It looks like air filters Improve respiratory healthAnd Improve heart health in the elderlyand significantly reduce pollutants effect size It looks much older than the one associated with replacing a gas stove. (One drawback: Air filters can’t completely filter out the nitrogen oxides that gas stoves produce, which can make replacing your stove worthwhile for parents of asthmatic children.)

For most of us, replacing a stove is an expensive step compared to the benefits of cleaner air. And cost matters: if we want to improve indoor air quality at scale, we must focus on the cheapest and most appropriate interventions. Cooking with the extractor fan on or the windows open costs nothing. Getting a good air purifier up and running in your home is relatively cheap, and it can really make a difference to your health and especially the health of your young children, no matter how you cook your food.

If you want to go ahead and replace your gas stove with an induction cooktop, go for it. But if you’re alarmed that the air in your home might be making your kids sick, go easy—and relax about gas.

Exaggerating is not a good activity

From a climate perspective, while gas stoves can leak methane, it is a tiny fraction of methane emissions – Only 3 percent of family Gaseous emissions, and these household emissions are a small share of total emissions. Trying to scare people about gas stoves for climate means picking a battle that is likely to be politically unpopular, while missing out on easier progress on the issues that matter most.

Some experts have Defend the gas stove approach As creating a “portal” to educate the public about methane in general. But I don’t think that’s the answer when people see implausible scare stories about trading in their gas stoves, accompanied by warnings to replace the gas with something not much better for health or climate, and often more expensive. I don’t think people learn about the dangers of methane in this way – I think they get angry and mistrustful, which makes the task of communicating about the real risks and the real trade-offs that much more difficult.

Basically, the job of the media is to give people an accurate understanding of new scientific findings. It must be contextualized, and it must be presented accurately. In this case, I think Science Communications dropped the ball. intimidating language about it Car exhaust in your home Not suitable for a very uncertain and limited finding like that in the original asthma study.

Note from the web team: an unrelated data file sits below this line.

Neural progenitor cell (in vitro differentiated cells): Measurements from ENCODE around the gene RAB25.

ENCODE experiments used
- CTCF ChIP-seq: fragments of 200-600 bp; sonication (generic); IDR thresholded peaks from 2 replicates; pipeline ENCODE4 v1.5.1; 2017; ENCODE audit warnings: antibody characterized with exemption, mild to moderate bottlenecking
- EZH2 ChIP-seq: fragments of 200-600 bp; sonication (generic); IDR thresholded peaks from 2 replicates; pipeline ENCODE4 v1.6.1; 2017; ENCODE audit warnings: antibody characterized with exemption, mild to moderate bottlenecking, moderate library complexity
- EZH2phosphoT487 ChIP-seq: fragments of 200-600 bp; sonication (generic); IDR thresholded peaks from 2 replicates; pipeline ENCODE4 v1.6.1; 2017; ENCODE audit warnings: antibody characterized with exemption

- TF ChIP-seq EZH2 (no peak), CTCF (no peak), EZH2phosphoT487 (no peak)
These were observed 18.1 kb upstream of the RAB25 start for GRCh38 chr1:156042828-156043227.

Warnings about a risk to your children must be accompanied by real, actionable advice – and this advice must respect the limited budgets most families deal with. Spreading questionable information and failing to inform people of reasonable solutions to their problems does not create a “gateway” to educate them about climate change; It alienates, scares, and baffles them—at a real cost to their health, because indoor air quality actually matters!

The whole story feels like part of a sacrificial climate policy, making huge demands from the people – replace your stove, at great cost! Banning such stoves, at greater expense! – Simply Feel Better suited to a big problem like climate change than making small demands. But problems would be much easier to solve, and more likely to actually be solved, if there were cheap and easy solutions. It is better policy and better policy to push for easy solutions rather than hard ones.

Serious sacrifices make some people feel good, and cause division in a way that helps them control discourse. Easy fixes…make the problem go away. But causing the problem to resolve is – at least we hope – what we’re all here for. The goal is not to win in the Twitter arena; The goal is to prevent children from developing respiratory problems.

A version of this story was originally published in the Future Perfect newsletter. Register here to sign up!